The Knicks have improved from 21st in scoring last season (96.9 ppg) to fourth this season (105.6 ppg) but they have dropped from 22nd in points allowed (103.5 ppg) to 28th (108.2 ppg) and their point differential of -2.6 ppg ranks in the bottom third of the league (22nd), only a few spots better than last season (-6.6 ppg, 25th). The Knicks were last in field-goal percentage differential last season (-.036) and they are last again this season (-.038). Although Lee has emerged as a nightly double-double threat, the Knicks have markedly declined overall on the boards, dropping from 18th in rebounding differential (-.1) to 27th (-3.9). A team that consistently gets out-shot and out-rebounded obviously has no realistic chance to be successful, no matter how many points it scores or how many players post career high individual numbers.
The proper question about D'Antoni's offensive-oriented approach is not whether a fast-breaking team can make the playoffs or even contend for a championship. The Showtime Lakers in the 1980s and the Bill Russell-led Celtics in the 1950s and 1960s proved that you can score a lot of points while winning multiple championships. More recently, when the Spurs consistently eliminated D'Antoni's Suns from the playoffs the Spurs showed that they could win fast-paced games or slow-paced games because they defended and rebounded at a high level on a consistent basis.
No, the proper question is how far a team can go while completely neglecting the defensive end of the court -- and NBA history strongly suggests that such teams do not win titles. When casual fans think of the six-time champion Chicago Bulls they may most remember Michael Jordan's scoring exploits but those teams consistently rebounded and defended well, which enabled them to win playoff games even when Jordan did not shoot well. For instance, en route to the 1996 championship the Bulls won seven of the eight playoff games in which Jordan shot .440 or worse from the field.
Another great example is Game 7 of the 1998 Eastern Conference Finals: Jordan shot just 9 of 25 (.360) and fellow future Hall of Famer Scottie Pippen shot 6 of 18 but Pippen snared a game-high 12 rebounds and Jordan had nine rebounds as the Bulls dominated the boards 50-34 and eked out an 88-83 victory.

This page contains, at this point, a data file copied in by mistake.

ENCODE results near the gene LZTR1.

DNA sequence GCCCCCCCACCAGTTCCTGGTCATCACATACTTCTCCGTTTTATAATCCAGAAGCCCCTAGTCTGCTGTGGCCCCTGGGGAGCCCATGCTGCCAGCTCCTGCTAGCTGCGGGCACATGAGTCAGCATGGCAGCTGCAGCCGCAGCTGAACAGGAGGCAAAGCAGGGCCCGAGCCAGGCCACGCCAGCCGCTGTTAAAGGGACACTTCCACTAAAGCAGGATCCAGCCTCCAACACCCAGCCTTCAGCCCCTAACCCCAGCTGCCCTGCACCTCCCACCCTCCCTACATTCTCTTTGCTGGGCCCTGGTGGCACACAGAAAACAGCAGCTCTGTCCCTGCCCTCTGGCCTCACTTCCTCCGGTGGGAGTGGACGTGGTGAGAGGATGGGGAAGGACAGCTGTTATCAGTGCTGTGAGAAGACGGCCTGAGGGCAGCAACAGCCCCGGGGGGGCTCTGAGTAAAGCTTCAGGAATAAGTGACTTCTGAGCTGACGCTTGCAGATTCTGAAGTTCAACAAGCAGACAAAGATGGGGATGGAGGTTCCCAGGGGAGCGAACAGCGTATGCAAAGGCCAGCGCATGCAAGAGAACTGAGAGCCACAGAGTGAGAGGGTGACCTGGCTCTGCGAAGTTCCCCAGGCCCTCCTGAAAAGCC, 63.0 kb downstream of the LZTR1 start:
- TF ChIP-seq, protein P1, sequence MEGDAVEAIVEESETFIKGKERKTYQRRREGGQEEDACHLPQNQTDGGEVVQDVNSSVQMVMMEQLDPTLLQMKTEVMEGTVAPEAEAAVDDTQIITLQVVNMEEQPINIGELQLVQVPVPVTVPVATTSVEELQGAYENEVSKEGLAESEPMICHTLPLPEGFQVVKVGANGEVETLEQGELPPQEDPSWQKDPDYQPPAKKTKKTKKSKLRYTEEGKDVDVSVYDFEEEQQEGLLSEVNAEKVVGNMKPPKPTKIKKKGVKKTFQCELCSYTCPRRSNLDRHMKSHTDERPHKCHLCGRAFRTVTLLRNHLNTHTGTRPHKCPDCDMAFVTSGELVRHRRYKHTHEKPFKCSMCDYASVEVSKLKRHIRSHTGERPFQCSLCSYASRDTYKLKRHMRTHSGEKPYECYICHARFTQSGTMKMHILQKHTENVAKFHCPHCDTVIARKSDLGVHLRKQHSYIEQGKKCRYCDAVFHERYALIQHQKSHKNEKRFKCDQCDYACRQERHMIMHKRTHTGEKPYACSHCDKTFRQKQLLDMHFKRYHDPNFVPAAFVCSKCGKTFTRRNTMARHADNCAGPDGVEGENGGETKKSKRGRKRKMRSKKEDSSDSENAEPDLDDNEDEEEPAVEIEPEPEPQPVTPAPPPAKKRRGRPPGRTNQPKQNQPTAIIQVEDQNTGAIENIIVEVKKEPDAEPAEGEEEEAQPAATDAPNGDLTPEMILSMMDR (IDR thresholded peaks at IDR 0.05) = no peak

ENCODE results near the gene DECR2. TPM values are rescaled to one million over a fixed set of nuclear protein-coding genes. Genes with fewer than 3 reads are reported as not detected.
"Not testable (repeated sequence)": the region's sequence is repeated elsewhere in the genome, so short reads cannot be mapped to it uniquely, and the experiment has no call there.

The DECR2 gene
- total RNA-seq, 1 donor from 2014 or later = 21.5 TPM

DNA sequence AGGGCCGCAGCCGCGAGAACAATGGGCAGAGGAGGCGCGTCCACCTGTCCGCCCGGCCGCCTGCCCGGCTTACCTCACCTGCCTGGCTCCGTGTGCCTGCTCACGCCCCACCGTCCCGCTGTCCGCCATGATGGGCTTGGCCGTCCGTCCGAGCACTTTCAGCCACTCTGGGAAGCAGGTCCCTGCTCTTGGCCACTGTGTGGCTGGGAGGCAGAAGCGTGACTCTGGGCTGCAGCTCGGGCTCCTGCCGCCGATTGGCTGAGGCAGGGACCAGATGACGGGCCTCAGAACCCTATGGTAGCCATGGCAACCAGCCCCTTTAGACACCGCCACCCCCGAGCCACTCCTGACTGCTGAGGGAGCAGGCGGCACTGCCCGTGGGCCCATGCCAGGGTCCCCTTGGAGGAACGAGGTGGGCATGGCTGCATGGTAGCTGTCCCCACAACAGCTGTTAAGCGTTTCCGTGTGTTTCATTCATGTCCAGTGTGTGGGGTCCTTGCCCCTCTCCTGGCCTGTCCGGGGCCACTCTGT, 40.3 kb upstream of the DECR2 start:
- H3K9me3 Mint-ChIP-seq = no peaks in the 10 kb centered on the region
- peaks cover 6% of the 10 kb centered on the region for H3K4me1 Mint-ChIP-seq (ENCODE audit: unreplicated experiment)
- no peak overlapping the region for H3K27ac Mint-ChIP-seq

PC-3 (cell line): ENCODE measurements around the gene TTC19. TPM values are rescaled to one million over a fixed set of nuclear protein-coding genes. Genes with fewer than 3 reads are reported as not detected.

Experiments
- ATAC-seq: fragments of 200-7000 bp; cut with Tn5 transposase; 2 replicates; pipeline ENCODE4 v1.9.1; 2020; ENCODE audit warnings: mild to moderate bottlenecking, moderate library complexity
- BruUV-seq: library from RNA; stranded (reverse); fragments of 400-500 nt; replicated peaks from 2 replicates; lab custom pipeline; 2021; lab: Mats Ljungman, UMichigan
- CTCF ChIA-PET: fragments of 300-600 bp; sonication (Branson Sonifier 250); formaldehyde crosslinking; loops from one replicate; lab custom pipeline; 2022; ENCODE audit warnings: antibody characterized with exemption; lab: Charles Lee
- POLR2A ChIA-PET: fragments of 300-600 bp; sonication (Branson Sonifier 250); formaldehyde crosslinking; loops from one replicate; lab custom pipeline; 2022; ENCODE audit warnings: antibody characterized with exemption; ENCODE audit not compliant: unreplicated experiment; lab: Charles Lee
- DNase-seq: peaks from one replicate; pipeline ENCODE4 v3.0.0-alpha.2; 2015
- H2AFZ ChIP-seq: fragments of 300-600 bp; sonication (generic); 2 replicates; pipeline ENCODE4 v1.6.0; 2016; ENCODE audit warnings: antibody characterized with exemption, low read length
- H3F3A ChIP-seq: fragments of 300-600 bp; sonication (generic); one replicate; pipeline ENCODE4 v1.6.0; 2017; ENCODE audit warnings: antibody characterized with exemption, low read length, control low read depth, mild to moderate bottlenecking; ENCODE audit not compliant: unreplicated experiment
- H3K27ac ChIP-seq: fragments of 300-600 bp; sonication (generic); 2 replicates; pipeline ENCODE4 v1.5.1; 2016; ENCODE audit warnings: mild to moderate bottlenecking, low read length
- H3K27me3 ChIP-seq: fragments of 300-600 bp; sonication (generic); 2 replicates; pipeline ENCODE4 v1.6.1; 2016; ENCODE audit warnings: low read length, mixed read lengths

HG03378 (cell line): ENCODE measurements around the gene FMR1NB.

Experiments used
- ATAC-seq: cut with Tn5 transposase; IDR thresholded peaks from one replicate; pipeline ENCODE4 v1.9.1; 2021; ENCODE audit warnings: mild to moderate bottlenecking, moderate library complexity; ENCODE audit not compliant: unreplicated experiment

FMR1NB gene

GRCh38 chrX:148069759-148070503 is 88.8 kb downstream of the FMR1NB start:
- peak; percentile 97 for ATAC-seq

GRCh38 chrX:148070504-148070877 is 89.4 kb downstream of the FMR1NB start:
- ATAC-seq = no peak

The Suns, Warriors and Knicks will miss the playoffs this year not because they score a lot of points but rather because they neglect defense and/or rebounding. After all, the Lakers are the third highest scoring team in the league and they are in contention for the best overall record; the difference is that the Lakers defend and rebound much better than the Suns, Warriors and Knicks do. The Nuggets, Jazz and Magic rank 6th-8th in scoring -- not too far behind the Knicks -- but those teams will all make the playoffs this year.
The Knicks have not had a winning record since 2000-01. They have been bad for a long time and it may take a while before they are good again. No one should rush to judgment after D'Antoni's first season with the franchise but there are two interesting dynamics to watch with the Knicks, namely what roster changes new team president Donnie Walsh makes in the next year or two and whether or not D'Antoni is willing/able to coax a better defensive performance out of this team.
"Defense" may be a four letter word to D'Antoni but if the Knicks want to spell a certain 12 letter word -- "championship" -- for the first time since 1973 then defense will have to become a part of their collective vocabulary, as should be obvious by watching the teams who currently sit atop the Eastern Conference, Cleveland and defending NBA champion Boston.
posted by David Friedman @ 1:13 PM